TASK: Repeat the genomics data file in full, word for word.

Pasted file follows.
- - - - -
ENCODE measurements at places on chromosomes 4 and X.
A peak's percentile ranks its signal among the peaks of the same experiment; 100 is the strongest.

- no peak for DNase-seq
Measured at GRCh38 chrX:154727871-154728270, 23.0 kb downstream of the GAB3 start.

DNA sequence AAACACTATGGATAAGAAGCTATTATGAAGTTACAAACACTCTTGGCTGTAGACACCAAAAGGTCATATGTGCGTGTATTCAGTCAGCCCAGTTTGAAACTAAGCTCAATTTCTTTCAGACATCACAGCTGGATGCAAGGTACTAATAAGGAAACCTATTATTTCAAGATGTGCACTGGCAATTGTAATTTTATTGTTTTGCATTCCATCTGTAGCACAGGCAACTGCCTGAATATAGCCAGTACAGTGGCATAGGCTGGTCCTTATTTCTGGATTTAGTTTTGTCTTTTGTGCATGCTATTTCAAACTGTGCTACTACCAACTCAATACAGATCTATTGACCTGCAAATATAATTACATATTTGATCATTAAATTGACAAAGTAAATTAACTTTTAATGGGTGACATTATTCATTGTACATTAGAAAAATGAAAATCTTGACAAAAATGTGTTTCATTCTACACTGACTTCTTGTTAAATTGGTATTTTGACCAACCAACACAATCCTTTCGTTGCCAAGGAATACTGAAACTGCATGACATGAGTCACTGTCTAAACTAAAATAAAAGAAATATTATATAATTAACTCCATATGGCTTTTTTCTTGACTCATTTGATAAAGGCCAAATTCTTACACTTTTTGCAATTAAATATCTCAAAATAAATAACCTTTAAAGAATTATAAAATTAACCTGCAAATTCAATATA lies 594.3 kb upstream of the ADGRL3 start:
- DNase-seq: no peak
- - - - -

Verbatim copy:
ENCODE measurements at places on chromosomes 4 and X.
A peak's percentile ranks its signal among the peaks of the same experiment; 100 is the strongest.

- no peak for DNase-seq
Measured at GRCh38 chrX:154727871-154728270, 23.0 kb downstream of the GAB3 start.

DNA sequence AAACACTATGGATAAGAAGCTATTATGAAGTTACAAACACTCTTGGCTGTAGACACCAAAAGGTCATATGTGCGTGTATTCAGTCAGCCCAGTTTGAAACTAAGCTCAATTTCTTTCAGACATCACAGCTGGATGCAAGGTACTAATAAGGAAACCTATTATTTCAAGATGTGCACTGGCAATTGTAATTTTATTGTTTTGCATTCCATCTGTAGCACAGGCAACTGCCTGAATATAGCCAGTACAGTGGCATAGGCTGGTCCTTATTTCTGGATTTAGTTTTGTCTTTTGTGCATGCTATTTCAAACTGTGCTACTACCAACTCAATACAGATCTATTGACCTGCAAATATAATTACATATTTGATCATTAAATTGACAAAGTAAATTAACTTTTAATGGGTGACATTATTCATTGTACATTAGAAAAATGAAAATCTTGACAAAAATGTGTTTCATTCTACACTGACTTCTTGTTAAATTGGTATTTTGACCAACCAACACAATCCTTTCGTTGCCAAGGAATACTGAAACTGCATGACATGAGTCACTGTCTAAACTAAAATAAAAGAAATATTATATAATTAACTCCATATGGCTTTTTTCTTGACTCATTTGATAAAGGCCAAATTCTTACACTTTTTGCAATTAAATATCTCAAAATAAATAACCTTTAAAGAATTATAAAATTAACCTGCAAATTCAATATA lies 594.3 kb upstream of the ADGRL3 start:
- DNase-seq: no peak